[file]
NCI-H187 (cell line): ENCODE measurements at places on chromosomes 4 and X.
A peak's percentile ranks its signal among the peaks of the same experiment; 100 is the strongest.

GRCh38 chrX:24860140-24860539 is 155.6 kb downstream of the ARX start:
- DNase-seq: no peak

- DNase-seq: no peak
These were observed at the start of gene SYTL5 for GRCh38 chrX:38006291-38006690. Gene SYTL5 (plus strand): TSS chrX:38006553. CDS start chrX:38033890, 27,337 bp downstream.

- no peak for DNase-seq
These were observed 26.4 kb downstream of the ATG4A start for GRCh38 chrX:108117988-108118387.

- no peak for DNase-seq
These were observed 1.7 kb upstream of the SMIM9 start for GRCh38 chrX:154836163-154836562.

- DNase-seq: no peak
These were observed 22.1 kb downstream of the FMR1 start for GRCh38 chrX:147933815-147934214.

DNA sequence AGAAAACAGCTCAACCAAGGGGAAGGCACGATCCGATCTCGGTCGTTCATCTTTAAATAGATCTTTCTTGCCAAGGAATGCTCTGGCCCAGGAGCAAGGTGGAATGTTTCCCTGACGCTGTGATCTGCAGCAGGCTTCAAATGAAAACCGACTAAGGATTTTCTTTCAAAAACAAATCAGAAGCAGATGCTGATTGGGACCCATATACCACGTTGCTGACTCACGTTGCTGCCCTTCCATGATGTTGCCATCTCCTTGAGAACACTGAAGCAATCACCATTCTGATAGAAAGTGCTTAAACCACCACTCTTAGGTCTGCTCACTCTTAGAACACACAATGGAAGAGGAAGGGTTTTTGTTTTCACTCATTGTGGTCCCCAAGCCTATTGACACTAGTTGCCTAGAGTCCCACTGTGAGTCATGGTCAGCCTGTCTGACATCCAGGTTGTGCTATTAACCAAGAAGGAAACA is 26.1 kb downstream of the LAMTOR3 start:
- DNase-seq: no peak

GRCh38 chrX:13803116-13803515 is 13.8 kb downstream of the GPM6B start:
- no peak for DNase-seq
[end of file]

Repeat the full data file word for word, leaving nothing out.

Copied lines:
NCI-H187 (cell line): ENCODE measurements at places on chromosomes 4 and X.
A peak's percentile ranks its signal among the peaks of the same experiment; 100 is the strongest.

GRCh38 chrX:24860140-24860539 is 155.6 kb downstream of the ARX start:
- DNase-seq: no peak

- DNase-seq: no peak
These were observed at the start of gene SYTL5 for GRCh38 chrX:38006291-38006690. Gene SYTL5 (plus strand): TSS chrX:38006553. CDS start chrX:38033890, 27,337 bp downstream.

- no peak for DNase-seq
These were observed 26.4 kb downstream of the ATG4A start for GRCh38 chrX:108117988-108118387.

- no peak for DNase-seq
These were observed 1.7 kb upstream of the SMIM9 start for GRCh38 chrX:154836163-154836562.

- DNase-seq: no peak
These were observed 22.1 kb downstream of the FMR1 start for GRCh38 chrX:147933815-147934214.

DNA sequence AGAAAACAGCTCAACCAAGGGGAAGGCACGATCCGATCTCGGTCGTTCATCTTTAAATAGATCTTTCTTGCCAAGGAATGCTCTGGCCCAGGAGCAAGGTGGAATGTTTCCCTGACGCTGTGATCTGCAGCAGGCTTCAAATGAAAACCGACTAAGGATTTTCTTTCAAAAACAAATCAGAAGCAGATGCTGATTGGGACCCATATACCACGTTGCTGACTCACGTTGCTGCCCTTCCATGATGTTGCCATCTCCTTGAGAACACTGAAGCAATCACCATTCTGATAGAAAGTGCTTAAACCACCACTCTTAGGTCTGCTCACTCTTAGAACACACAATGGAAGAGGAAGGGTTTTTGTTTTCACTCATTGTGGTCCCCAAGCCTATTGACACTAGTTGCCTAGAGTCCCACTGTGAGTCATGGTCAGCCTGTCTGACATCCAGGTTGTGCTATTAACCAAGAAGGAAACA is 26.1 kb downstream of the LAMTOR3 start:
- DNase-seq: no peak

GRCh38 chrX:13803116-13803515 is 13.8 kb downstream of the GPM6B start:
- no peak for DNase-seq